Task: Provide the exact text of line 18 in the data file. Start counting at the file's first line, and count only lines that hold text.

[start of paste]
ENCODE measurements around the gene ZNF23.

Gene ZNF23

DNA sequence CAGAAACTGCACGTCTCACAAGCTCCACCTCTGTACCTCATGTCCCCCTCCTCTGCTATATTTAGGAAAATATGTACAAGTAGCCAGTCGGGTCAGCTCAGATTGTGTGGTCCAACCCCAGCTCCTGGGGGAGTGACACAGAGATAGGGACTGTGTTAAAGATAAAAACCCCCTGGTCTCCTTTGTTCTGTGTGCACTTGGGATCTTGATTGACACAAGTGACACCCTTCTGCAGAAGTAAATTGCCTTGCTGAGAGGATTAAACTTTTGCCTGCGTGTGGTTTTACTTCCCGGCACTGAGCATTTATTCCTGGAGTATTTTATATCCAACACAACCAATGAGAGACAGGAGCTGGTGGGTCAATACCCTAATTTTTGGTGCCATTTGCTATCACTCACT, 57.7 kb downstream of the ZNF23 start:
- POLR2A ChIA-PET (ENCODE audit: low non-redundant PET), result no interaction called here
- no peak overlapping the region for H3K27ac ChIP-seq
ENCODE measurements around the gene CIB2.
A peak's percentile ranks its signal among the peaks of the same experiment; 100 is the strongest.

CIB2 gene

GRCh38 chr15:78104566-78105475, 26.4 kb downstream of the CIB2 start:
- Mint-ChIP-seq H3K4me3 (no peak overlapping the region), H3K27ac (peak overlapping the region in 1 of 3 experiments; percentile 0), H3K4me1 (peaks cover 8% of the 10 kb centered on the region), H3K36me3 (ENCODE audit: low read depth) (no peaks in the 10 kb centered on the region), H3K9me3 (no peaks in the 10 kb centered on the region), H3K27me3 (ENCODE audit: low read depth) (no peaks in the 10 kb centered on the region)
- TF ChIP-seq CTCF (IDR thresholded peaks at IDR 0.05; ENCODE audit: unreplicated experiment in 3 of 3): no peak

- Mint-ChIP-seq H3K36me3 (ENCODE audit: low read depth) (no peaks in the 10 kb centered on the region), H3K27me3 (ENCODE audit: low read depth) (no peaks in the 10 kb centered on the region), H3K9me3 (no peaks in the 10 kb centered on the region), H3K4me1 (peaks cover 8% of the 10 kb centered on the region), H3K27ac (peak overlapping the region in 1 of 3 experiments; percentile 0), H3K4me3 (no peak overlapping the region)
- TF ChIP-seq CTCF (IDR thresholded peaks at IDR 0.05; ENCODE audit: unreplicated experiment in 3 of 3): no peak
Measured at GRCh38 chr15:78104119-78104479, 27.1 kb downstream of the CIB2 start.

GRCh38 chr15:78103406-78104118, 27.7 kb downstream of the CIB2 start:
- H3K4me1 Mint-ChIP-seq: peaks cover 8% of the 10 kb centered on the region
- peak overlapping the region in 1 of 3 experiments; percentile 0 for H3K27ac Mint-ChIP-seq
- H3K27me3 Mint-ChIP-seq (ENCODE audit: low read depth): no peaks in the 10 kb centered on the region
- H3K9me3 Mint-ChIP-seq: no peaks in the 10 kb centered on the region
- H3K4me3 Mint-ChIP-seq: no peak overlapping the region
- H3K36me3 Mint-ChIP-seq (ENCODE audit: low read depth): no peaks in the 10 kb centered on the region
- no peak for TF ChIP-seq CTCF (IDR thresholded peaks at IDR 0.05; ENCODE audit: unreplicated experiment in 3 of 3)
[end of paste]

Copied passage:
- H3K27me3 Mint-ChIP-seq (ENCODE audit: low read depth): no peaks in the 10 kb centered on the region